Parties across the political spectrum on Wednesday agreed that Naxal violence must be stopped with all means at the disposal of state power, but differed in their approach to and understanding of the issues involved.
The Communist Party of India (Marxist) said alienation of tribals from their land by foreign and Indian mining interests was at the root of the problem, while the Bharatiya Janata Party said misguided human rights activists who sympathised with Naxals must understand that their real aim was not development of tribals, but seizing political power through the barrel of the gun.
Army not to be used
The Congress, as expected, stood firmly with the government and expressed its shock and outrage over Tuesday's killing CRPF jawans in Chhattisgarh. This was not the time to talk about a dialogue with the Naxals, party spokesperson Jayanthi Natarajan said. A CPI (M) Polit Bureau statement said the massacre of 76 policemen in Dantewada was a reminder that no State government could singly tackle the Maoist violence.
With the Maoists conducting major armed operations in seven States, it became the responsibility of the Centre to ensure a coordinated response and provide adequate assistance. In short, the “buck” cannot stop with the Chief Ministers.
“Tribals worst victims”
“At the same time, the Centre should change policies that are harming the rights of tribal people, who are the worst victims of Maoist activity. The Maoists have to be fought politically by mobilising the people against them,” the statement said.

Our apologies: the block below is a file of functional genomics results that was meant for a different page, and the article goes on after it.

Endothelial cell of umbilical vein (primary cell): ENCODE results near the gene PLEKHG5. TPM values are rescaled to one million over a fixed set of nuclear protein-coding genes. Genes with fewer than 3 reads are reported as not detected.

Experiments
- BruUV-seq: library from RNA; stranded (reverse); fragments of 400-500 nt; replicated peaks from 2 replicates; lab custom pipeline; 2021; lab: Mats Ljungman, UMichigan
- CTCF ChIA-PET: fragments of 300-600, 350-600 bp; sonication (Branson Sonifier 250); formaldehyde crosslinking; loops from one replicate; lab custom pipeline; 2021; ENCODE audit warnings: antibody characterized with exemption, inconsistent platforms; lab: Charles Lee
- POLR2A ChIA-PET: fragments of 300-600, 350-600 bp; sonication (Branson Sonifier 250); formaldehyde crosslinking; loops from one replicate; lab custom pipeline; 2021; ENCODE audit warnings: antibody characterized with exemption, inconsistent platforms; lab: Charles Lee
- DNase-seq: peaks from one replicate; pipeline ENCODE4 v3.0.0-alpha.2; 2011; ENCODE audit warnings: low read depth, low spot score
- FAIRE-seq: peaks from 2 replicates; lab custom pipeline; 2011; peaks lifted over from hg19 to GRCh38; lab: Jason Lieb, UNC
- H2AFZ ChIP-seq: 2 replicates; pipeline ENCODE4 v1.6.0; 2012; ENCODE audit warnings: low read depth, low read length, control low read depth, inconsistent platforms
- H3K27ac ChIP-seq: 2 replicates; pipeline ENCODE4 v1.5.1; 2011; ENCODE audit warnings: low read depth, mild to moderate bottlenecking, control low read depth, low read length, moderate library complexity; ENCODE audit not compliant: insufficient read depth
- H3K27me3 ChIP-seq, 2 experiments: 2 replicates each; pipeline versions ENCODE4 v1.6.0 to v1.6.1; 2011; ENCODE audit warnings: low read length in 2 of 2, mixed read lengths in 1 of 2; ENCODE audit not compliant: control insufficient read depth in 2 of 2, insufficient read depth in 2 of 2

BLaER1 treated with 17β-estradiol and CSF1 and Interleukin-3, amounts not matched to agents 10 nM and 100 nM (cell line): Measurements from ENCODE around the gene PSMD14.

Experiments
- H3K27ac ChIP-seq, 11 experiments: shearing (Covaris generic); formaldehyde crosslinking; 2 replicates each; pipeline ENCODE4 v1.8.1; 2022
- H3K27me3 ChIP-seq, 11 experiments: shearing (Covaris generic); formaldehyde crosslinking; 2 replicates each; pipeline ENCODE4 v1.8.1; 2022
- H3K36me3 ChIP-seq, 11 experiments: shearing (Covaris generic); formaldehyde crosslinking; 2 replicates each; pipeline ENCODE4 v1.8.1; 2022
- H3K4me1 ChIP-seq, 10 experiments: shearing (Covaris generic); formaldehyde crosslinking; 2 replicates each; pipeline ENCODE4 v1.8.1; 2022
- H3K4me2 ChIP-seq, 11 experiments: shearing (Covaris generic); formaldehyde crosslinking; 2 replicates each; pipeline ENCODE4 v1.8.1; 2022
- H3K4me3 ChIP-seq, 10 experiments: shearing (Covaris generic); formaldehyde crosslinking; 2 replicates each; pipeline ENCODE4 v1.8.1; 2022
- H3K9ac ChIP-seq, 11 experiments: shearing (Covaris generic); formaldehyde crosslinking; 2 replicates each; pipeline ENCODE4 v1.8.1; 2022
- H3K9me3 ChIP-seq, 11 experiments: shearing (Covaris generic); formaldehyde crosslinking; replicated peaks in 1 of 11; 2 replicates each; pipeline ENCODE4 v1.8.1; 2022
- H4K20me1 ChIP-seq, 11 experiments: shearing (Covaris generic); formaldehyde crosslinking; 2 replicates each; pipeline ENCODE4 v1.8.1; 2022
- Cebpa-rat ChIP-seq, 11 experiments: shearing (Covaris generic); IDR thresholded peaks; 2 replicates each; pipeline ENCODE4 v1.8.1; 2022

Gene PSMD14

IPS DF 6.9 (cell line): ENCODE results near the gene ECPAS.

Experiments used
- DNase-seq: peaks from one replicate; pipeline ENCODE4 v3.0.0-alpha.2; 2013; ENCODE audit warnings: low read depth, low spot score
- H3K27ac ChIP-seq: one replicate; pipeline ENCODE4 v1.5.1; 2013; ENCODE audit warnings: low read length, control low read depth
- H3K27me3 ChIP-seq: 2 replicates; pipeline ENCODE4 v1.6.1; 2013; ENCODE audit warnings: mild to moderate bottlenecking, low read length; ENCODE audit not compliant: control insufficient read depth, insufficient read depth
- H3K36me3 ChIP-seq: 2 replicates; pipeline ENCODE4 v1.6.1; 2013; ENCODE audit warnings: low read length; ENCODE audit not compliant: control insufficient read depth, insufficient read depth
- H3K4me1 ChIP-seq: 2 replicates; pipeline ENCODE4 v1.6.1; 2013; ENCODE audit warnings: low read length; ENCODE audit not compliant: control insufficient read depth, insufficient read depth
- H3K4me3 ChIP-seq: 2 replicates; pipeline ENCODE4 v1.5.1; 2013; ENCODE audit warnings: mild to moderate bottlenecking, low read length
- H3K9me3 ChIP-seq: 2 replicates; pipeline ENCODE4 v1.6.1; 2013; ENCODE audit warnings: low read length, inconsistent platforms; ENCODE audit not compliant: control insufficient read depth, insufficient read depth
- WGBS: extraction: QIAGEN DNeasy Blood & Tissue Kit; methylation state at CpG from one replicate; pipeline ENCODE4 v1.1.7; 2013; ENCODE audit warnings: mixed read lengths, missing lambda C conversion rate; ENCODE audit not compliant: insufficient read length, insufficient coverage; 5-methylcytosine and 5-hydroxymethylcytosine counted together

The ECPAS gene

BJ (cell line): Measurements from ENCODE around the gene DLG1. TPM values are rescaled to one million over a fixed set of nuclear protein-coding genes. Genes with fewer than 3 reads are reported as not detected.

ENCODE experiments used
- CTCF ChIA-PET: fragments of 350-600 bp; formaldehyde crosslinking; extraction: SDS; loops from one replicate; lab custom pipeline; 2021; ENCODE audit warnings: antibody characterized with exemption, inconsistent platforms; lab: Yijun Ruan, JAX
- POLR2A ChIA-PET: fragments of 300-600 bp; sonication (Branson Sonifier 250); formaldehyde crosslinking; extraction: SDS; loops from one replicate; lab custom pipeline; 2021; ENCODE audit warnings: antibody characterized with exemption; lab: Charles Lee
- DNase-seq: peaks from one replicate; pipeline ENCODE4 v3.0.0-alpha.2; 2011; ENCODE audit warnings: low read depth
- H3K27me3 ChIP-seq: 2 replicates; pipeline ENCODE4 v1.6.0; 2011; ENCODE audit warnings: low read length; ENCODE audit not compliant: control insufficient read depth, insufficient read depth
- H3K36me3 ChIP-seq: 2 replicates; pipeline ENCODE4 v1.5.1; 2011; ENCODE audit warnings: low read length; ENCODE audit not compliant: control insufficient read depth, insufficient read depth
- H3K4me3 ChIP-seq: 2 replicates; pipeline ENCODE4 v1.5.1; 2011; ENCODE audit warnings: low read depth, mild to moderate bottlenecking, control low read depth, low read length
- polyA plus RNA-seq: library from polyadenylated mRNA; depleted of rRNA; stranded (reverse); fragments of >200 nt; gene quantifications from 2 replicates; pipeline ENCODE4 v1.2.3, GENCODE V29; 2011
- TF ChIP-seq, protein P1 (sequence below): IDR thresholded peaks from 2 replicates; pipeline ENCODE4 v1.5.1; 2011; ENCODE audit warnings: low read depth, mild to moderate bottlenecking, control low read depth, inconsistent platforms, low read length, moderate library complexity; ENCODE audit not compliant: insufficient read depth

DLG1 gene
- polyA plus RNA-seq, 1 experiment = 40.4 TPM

The Maoists were concentrating their activities in the forest areas of Jharkhand, Chhattisgarh, Orissa and Andhra Pradesh inhabited by Adivasis where large tracts were being handed over to foreign and Indian companies for mining operations.
“Instead of adopting measures for the socio-economic development of such regions, the Centre's policies are harming tribal interests. The displacement of the tribal people and the loss of their livelihood and habitats are a direct result of policies that are indiscriminately throwing open all these areas for mining operations, legal and illegal,” the statement said.
The BJP spokesperson, Ravi Shankar Prasad, emphasised that the Naxals “neither believe in the idea of India or its Constitution nor in the democratic process.” Their aim “is to seize political power.”
Mistake and myth
It was a mistake and myth to think the Maoists enjoyed popular support, he said, citing statistics from some Naxal-affected districts, where despite the call for boycott of elections, 50-80 per cent people cast their votes.
Mr. Prasad described the Maoists as “anti-tribal” who did not flinch from blowing up roofs of schools and hospitals or destroying roads.
It was a rare occasion when the BJP said it stood solidly with the Home Minister and his government. When Naxals were indulging in mass murders, there should be no question of holding out the olive branch to them, Mr. Prasad said.